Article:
Loss of Privacy

Keeping you informed on recent losses to privacy and civil rights worldwide.

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RT talks to William Binney, whistleblower and former NSA crypto-mathematician who served in the agency for decades. Virtual privacy in US, Petraeus affair and whistleblowers’ odds in fight against the authorities are among key topics of this exclusive interview.

Transcript.

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From Viewpoint with Elliot Spitzer:

National Security Agency whistle-blowers Thomas Drake, former senior official, Kirk Wiebe, former senior analyst, and William Binney, former technical director, return to “Viewpoint” to talk about their allegations that the NSA has conducted illegal domestic surveillance. All three men are providing evidence in a lawsuit by the Electronic Frontier Foundation against the NSA.

Binney mentions an NSA facility currently under construction in Bluffdale, Utah: “That facility alone can probably hold somewhere close to a hundred years’ worth of the communications of the world.” Binney continues, “Once you accumulate that kind of data — they’re accumulating against everybody — [it's] resident in programs that can pull it together in timelines and things like that and let them see into your life.”

This is the Keynote speech given by William Binney at HOPE 9 (Hackers On Planet Earth) on NSA spying.

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From Technically Personal:

The algorithms that the NSA has created, according to whistle blower William Binney, are actually a part of the Big Data Research and Development Initiative, which has the official purpose to improve the tools and techniques needed to access, organize, and glean discoveries from huge volumes of digital data. William goes on by saying that the algorithms will go through the data base looking at everybody.

On this complicated, opaque subject, Sanchez is among the most informed observers in America. His best guess at what’s really going on: The NSA is collecting and saving vast amounts of private date, like phone calls, emails, and text messages; and rather than asking whether the Fourth Amendment permits them to put all of this information on a hard drive, they’re postponing questions about whether a search is constitutional or not until they want to query the database.

Essentially, the NSA is simply saving a copy of vast amounts of private data and they are going to keep the information in a database until they need it. They also claim that they aren’t breaking the law by copying this information and keeping it in a database without a warrant because they don’t need a warrant until they need to query the database.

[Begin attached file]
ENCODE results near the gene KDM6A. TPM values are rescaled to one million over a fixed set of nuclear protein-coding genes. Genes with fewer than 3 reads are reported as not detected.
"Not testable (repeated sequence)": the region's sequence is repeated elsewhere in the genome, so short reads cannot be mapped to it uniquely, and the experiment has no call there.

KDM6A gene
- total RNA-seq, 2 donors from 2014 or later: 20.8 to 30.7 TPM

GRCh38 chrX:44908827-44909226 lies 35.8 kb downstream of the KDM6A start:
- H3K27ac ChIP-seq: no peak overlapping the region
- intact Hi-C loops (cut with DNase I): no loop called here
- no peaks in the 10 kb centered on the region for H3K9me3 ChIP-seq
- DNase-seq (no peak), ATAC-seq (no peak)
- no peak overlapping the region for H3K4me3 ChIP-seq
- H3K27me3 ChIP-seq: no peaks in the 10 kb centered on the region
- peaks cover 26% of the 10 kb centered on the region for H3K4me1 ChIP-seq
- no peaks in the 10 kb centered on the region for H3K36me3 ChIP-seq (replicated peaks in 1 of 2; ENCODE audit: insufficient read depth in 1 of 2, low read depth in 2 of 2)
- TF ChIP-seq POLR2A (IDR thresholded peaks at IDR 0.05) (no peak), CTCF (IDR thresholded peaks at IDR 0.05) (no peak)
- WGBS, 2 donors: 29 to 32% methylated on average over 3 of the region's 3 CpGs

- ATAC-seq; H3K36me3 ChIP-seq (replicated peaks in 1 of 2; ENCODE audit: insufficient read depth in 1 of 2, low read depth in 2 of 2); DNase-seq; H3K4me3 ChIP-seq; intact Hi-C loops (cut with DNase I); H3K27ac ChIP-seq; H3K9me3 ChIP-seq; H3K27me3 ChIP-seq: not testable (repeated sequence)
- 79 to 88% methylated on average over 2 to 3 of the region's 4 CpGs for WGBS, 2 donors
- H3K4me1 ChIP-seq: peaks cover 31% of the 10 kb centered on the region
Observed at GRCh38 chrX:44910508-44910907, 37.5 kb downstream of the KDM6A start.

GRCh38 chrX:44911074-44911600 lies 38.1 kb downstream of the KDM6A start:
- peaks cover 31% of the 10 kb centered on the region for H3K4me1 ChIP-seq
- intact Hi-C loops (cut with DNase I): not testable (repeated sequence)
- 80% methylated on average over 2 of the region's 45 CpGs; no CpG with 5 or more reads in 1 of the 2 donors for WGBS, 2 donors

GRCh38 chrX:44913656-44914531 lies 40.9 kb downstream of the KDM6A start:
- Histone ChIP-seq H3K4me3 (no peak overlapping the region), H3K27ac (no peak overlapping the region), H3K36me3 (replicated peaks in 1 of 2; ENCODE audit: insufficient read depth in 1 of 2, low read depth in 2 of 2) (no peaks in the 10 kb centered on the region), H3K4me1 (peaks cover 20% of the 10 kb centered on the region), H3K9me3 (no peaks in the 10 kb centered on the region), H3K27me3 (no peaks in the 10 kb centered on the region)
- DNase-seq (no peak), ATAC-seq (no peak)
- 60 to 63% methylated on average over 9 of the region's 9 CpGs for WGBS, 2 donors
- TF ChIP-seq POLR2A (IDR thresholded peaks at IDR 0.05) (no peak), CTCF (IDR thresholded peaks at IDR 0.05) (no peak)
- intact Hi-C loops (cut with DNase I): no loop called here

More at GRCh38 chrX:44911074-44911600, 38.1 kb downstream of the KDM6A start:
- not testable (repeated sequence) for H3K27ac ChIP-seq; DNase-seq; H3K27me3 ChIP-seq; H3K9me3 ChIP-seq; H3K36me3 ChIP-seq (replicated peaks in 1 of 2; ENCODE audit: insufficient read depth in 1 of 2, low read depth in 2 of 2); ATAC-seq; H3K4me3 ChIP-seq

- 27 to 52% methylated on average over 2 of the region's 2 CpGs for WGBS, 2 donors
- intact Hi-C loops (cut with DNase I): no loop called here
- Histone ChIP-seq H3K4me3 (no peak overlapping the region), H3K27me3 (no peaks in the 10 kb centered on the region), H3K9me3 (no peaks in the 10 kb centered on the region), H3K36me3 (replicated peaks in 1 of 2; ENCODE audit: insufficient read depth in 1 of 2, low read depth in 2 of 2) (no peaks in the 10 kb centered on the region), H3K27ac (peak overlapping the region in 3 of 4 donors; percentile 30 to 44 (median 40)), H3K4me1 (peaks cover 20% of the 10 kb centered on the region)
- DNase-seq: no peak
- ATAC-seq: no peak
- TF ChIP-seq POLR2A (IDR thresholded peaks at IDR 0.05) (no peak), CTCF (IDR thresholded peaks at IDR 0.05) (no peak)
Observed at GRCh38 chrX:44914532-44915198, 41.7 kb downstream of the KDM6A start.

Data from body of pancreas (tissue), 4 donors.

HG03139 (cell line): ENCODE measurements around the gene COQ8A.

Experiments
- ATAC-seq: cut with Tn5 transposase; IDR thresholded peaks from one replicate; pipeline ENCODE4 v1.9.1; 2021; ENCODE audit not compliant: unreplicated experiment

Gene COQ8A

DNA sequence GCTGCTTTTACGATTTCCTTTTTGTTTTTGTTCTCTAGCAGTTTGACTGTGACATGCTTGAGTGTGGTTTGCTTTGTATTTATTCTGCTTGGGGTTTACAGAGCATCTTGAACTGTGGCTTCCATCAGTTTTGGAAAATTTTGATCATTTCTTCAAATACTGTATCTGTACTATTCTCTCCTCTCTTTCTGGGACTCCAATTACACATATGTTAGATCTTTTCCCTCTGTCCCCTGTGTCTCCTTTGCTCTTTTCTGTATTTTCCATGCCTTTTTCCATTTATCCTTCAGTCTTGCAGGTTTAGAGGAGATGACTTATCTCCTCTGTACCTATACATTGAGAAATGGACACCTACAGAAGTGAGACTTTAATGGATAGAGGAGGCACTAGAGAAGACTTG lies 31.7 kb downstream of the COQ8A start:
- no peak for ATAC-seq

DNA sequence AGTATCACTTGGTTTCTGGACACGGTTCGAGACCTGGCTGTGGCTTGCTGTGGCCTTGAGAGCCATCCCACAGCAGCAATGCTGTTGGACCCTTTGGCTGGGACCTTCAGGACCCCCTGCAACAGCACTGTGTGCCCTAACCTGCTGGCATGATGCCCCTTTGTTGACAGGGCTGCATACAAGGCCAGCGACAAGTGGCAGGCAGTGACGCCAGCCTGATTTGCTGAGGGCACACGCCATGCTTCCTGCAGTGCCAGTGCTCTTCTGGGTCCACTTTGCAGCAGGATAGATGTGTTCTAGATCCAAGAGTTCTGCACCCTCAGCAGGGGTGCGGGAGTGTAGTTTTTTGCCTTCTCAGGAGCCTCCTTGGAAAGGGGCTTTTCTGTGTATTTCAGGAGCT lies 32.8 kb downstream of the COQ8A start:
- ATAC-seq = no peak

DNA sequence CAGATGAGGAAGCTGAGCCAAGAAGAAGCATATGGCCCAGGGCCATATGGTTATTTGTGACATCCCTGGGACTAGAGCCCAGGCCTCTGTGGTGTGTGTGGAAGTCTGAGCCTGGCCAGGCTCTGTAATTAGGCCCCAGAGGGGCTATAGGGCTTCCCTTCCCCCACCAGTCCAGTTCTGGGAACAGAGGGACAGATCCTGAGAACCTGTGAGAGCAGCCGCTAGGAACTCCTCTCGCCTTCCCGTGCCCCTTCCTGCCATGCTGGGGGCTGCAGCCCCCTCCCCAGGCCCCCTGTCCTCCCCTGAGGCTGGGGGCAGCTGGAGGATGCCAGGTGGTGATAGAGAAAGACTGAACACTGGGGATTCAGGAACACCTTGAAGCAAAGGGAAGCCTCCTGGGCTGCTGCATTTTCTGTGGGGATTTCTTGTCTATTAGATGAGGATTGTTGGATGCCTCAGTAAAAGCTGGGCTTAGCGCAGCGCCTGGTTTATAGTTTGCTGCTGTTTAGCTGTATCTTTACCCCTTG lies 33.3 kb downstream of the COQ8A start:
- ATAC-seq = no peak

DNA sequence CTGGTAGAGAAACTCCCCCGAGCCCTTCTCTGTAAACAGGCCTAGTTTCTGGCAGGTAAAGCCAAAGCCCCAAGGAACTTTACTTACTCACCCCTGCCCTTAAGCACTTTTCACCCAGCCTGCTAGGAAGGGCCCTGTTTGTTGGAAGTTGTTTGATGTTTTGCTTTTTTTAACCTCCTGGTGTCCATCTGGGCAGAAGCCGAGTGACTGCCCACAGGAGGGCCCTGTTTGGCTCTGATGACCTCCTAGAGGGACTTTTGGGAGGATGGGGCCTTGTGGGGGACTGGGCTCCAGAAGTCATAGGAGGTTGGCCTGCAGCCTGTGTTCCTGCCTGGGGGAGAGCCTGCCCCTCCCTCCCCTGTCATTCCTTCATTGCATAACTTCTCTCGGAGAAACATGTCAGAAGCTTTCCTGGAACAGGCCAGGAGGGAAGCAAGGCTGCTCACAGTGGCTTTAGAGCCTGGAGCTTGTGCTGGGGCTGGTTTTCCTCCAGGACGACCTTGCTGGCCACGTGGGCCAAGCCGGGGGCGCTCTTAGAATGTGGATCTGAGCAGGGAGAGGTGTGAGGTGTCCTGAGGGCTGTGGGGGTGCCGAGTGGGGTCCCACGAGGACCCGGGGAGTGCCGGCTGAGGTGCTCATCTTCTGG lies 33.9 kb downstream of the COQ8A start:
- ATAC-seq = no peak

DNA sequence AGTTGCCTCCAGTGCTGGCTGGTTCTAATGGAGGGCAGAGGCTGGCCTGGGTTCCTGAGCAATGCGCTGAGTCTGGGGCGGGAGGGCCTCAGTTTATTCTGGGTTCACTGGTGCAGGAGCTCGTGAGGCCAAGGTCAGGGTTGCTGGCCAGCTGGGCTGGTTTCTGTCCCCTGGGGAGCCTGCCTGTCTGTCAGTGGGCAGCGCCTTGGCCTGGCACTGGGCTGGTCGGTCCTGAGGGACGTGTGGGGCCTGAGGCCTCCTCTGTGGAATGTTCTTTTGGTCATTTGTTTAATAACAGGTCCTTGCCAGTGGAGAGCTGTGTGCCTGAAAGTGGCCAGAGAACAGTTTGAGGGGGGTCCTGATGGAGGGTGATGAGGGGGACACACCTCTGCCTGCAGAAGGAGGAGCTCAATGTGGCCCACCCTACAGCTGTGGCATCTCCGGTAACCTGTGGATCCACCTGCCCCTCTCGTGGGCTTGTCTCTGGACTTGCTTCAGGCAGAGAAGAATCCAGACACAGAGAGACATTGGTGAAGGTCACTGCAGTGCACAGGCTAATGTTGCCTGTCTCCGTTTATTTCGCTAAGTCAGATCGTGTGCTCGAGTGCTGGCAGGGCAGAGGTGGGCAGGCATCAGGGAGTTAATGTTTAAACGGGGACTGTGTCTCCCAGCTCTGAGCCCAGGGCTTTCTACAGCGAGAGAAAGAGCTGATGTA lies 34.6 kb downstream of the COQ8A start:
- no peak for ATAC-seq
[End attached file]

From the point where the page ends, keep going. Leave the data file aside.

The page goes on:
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What kind of data is your cell phone company collecting? Malte Spitz wasn’t too worried when he asked his operator in Germany to share information stored about him. Multiple unanswered requests and a lawsuit later, Spitz received 35,830 lines of code — a detailed, nearly minute-by-minute account of half a year of his life.

Malte Spitz asked his cell phone carrier what it knew about him–and mapped what he found out.

More at Reddit.

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British Airways is suffering a backlash from privacy advocates after they announced their plans to create dossiers on their passengers by using Google to search for photos and other information about its passengers.

The airline said it wanted to be able to deliver a more personal touch by researching passengers. The “Know Me” programme will use Google images to find pictures of passengers so that staff can approach them as they arrive at the terminal or plane.

BA staff will also search individual data held by the airline, including if a regular traveller has experienced problems on previous flights, such as delays, so that crew are primed to apologise.

Jo Boswell, head of customer analysis at BA, said: “We’re essentially trying to recreate the feeling of recognition you get in a favourite restaurant when you’re welcomed there, but in our case it will be delivered by thousands of staff to millions of customers. This is just the start — the system has a myriad of possibilities for the future.”

No, just no. A restaurant that a person frequents is a small business. If a person wants to visit Chilis for dinner every Friday and have ribs, that’s fine. People in the community will recognize them. If they go to Chilis in another state, no one there is going to recognize them. That’s the way it should be.

It’s highly creepy for strangers that you are likely to never see again to know personal details about you, including what you look like because an airline did some data mining on you. It’s creepy and borderline stalkerish.

“The most recent advancement of the system enables the British Airways team to search Google images for a photo of specific customers so they can recognise them and proactively approach them. The airline is aiming to send 4,500 personal recognition messages a day by the end of the year.”

Why would anyone think this is a good thing? Who determined that it’s okay for an airline to start playing detective and putting information in a dossier about us? How do we even know that this information is correct? If it’s not, how do we change it?

British Airways has however, been added to my list of airlines I will never fly on so long as this policy is in place.

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